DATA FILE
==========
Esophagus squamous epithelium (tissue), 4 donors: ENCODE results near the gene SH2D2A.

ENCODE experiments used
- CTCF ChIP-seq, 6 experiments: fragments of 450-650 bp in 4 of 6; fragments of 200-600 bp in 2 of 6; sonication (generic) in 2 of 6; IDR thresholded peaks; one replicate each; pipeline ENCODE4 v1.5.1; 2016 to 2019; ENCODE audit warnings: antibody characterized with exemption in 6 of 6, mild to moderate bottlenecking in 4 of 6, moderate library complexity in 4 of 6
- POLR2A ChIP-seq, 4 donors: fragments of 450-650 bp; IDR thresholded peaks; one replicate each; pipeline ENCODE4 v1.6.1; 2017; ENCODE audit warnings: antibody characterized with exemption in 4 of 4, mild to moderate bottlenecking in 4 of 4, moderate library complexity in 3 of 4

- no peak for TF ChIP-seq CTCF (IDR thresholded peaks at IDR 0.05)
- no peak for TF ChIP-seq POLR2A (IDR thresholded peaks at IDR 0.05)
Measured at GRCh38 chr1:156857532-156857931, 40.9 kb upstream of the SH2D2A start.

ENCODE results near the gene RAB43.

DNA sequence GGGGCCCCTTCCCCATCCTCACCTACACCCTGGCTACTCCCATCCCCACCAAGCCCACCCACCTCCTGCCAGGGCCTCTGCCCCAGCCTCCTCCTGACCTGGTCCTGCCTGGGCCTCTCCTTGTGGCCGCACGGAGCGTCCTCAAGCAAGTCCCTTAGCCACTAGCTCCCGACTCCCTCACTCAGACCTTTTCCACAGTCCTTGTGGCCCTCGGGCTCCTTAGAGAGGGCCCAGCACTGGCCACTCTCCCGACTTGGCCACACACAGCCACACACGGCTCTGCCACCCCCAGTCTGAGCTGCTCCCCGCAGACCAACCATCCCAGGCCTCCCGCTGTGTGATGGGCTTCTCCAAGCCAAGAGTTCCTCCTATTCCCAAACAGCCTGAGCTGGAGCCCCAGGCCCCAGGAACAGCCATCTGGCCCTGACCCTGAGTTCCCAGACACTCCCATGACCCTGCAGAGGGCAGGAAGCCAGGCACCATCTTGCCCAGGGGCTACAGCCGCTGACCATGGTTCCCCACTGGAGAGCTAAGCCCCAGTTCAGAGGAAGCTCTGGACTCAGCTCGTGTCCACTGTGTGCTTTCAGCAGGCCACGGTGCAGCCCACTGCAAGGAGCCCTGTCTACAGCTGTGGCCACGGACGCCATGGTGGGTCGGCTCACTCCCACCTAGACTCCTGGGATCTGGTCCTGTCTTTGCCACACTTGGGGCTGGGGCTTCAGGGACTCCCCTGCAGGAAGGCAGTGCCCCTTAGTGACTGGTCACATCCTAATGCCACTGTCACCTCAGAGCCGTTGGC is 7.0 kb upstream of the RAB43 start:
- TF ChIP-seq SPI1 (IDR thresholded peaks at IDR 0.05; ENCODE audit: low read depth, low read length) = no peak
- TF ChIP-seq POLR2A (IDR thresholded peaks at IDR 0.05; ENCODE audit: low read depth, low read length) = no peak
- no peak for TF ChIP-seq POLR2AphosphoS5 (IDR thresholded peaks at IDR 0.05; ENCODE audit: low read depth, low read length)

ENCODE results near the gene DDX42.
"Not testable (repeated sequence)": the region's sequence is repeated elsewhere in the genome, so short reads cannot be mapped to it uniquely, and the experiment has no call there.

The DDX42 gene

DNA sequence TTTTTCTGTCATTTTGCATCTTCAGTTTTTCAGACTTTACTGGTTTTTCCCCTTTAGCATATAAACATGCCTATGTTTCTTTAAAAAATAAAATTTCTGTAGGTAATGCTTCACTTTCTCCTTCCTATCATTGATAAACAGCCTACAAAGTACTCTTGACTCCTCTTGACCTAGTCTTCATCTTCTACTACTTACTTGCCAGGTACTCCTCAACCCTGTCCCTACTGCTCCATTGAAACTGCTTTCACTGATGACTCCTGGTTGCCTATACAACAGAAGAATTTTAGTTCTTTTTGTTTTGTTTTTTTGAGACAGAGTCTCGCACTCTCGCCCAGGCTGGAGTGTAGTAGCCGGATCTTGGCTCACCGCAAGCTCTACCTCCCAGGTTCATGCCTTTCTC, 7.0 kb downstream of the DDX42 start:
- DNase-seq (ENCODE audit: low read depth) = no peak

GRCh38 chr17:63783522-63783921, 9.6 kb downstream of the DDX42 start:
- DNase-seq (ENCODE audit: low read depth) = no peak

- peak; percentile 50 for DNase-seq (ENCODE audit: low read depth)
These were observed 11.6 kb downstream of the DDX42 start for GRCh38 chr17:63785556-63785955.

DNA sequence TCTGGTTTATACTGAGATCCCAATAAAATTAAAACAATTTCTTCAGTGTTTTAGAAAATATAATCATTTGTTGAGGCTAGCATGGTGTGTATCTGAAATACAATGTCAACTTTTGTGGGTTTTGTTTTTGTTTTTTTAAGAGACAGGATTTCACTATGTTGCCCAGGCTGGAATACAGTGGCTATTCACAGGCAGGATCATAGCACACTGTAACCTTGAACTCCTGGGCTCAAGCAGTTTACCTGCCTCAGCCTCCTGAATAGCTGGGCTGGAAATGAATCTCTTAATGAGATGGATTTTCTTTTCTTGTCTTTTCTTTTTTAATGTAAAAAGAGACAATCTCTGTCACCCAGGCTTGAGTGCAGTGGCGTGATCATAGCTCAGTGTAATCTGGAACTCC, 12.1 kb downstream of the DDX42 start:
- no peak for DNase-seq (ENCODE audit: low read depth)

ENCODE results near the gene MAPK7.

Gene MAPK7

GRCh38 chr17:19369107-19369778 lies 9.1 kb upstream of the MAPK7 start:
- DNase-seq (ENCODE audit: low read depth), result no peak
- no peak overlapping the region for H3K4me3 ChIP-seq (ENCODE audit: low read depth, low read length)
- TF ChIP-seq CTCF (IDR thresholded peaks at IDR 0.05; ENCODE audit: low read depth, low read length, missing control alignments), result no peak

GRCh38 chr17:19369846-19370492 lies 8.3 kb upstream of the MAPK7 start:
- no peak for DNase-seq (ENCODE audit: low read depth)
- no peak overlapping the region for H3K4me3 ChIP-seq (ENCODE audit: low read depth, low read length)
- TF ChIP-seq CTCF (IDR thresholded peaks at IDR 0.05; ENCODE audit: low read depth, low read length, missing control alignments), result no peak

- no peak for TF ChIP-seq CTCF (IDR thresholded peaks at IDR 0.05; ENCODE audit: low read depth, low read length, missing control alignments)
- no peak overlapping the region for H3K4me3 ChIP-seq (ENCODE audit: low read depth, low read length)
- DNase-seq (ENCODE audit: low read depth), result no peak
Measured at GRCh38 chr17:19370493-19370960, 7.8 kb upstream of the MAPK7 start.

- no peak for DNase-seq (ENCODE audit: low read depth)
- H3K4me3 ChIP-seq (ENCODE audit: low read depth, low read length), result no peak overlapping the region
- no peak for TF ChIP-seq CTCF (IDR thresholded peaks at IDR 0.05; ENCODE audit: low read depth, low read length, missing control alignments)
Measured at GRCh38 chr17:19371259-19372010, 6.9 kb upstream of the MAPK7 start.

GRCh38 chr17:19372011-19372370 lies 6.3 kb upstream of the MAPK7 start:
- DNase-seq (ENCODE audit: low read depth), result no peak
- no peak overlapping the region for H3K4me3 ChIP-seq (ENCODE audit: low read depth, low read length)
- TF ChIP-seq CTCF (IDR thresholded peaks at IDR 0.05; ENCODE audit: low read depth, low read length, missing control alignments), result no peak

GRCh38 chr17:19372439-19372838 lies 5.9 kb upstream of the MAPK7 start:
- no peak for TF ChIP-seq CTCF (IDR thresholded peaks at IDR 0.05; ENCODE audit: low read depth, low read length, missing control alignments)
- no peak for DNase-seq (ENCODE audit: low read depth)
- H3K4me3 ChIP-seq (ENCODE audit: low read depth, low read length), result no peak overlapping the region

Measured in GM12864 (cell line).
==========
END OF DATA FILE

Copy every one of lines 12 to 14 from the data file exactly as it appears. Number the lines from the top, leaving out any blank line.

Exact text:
- no peak for TF ChIP-seq POLR2AphosphoS5 (IDR thresholded peaks at IDR 0.05; ENCODE audit: low read depth, low read length)

ENCODE results near the gene DDX42.
"Not testable (repeated sequence)": the region's sequence is repeated elsewhere in the genome, so short reads cannot be mapped to it uniquely, and the experiment has no call there.